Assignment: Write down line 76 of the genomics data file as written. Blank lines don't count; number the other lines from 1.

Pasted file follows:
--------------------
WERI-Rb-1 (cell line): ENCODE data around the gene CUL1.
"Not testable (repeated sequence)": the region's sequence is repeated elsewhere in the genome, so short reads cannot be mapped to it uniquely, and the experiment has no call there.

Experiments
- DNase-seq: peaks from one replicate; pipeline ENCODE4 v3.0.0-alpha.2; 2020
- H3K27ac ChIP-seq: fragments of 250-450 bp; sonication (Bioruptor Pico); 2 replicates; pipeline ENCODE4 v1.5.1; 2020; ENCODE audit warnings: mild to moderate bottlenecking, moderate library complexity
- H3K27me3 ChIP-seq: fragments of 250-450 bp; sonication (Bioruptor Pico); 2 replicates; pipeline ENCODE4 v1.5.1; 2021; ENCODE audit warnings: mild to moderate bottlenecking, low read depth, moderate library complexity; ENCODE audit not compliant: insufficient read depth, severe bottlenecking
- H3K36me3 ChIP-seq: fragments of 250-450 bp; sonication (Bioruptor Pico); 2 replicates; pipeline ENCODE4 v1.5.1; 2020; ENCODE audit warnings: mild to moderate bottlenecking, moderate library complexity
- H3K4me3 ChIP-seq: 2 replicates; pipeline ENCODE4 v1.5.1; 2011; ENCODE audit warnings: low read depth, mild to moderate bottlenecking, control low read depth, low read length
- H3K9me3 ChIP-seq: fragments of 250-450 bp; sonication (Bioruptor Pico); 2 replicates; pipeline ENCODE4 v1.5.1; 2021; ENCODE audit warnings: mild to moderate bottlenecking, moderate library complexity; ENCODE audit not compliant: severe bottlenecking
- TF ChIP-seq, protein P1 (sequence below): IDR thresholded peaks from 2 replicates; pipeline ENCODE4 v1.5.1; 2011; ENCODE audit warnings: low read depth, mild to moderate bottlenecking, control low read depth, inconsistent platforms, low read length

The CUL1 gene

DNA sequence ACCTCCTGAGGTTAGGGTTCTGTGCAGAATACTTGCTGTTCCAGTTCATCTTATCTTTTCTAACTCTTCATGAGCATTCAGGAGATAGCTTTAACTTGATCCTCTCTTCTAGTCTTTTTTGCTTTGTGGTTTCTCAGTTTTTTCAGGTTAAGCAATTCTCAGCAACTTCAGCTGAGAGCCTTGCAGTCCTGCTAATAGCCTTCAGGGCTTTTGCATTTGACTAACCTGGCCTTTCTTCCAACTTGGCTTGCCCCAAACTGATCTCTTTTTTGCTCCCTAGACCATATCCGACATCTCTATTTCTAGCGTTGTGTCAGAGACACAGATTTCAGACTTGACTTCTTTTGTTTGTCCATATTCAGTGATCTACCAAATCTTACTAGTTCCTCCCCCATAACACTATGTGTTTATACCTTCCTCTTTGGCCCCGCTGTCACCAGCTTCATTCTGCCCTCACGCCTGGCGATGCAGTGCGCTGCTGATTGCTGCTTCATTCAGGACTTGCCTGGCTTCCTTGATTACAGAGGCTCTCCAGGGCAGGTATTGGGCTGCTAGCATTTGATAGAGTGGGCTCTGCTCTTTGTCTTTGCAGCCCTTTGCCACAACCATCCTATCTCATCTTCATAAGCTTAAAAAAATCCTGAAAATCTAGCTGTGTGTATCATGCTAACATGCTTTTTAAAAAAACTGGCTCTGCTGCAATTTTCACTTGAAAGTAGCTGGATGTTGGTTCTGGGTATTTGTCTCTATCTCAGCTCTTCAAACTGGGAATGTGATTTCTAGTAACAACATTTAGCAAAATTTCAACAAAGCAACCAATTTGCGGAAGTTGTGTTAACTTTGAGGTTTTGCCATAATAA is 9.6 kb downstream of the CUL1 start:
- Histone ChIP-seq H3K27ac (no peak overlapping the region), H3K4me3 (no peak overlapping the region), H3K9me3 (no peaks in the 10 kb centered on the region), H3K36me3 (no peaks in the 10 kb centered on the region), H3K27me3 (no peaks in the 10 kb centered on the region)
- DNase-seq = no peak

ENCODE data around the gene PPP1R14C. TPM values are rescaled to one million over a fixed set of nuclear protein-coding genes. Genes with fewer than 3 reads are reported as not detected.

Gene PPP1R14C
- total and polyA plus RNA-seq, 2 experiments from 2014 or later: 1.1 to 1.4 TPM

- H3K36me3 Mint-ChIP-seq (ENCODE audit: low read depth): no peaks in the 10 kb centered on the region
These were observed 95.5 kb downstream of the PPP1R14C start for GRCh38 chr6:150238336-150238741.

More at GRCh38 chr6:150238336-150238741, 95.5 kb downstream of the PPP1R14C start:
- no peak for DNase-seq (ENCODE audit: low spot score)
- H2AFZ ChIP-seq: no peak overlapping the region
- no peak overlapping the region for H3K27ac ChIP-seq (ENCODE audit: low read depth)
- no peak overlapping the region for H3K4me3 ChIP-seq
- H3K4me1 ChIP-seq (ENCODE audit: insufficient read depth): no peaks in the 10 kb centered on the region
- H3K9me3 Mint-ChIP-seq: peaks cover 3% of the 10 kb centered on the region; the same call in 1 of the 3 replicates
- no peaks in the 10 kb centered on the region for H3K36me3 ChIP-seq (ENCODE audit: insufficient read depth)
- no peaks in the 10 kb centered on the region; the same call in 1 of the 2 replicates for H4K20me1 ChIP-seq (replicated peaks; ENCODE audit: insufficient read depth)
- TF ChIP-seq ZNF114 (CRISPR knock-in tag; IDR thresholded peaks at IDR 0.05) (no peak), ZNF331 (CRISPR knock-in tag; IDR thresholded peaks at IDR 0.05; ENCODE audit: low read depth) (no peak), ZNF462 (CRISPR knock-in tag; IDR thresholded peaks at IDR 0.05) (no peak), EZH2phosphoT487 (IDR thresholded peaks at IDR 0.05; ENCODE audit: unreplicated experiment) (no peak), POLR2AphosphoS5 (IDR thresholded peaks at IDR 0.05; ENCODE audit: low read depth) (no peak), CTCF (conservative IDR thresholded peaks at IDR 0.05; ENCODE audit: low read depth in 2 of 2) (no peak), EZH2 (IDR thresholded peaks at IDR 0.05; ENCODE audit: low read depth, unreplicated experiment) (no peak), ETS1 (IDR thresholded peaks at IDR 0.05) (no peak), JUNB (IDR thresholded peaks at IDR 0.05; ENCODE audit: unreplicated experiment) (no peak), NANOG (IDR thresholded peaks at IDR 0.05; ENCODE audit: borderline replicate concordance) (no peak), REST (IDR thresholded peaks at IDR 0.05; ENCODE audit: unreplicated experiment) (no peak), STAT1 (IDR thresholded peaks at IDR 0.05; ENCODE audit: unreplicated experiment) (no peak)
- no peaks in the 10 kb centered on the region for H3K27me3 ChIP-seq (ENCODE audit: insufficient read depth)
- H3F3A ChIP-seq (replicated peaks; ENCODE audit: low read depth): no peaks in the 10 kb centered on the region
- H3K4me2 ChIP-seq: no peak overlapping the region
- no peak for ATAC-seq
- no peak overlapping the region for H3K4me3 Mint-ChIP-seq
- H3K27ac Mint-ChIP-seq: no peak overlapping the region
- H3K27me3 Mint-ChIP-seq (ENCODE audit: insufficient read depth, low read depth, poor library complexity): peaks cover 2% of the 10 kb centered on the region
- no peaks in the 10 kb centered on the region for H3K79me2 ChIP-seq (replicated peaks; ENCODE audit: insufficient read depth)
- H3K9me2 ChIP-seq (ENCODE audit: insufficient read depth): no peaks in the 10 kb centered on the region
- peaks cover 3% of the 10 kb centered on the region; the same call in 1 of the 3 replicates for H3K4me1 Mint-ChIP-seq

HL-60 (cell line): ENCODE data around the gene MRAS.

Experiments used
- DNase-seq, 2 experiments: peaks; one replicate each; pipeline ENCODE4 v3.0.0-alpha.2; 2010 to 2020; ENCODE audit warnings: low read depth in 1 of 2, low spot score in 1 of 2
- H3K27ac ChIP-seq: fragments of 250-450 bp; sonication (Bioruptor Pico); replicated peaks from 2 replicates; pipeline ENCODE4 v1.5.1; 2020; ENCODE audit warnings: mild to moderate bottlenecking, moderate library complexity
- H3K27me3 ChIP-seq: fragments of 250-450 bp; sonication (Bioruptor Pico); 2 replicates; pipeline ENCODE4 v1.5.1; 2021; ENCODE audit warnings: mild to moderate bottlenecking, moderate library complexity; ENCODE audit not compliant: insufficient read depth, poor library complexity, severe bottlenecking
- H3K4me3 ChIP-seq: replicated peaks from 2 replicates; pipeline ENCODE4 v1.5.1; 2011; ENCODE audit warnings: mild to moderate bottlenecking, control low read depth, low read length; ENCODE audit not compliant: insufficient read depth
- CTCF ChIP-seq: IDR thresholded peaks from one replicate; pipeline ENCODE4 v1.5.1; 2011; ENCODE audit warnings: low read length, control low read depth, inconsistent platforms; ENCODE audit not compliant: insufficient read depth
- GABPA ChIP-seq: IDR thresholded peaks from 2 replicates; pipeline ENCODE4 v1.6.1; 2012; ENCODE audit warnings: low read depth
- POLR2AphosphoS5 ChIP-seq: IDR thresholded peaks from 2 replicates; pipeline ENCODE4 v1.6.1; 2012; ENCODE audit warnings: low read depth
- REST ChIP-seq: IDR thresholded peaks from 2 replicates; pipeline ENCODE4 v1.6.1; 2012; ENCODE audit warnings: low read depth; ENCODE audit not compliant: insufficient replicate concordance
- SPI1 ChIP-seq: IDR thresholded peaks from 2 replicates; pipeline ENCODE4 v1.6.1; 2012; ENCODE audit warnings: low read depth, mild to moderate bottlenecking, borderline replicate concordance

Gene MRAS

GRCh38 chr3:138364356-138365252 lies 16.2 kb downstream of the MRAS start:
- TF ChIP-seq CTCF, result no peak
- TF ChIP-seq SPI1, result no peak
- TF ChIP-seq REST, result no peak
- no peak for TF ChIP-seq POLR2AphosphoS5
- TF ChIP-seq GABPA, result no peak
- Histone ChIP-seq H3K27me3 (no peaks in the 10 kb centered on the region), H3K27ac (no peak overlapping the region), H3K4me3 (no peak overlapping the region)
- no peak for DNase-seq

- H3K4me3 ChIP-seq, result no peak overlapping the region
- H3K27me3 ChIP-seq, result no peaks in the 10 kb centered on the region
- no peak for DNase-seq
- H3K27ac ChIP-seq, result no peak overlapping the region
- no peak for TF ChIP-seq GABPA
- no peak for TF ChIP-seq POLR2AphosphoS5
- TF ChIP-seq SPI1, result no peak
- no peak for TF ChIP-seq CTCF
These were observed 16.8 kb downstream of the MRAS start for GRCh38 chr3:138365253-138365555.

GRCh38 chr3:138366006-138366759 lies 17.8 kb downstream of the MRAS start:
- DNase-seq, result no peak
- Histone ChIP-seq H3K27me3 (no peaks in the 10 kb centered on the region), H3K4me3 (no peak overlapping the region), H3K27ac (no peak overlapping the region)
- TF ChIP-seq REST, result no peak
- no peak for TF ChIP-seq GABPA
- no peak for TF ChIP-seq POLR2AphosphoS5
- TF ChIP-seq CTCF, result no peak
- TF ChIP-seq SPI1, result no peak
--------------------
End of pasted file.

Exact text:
- TF ChIP-seq SPI1, result no peak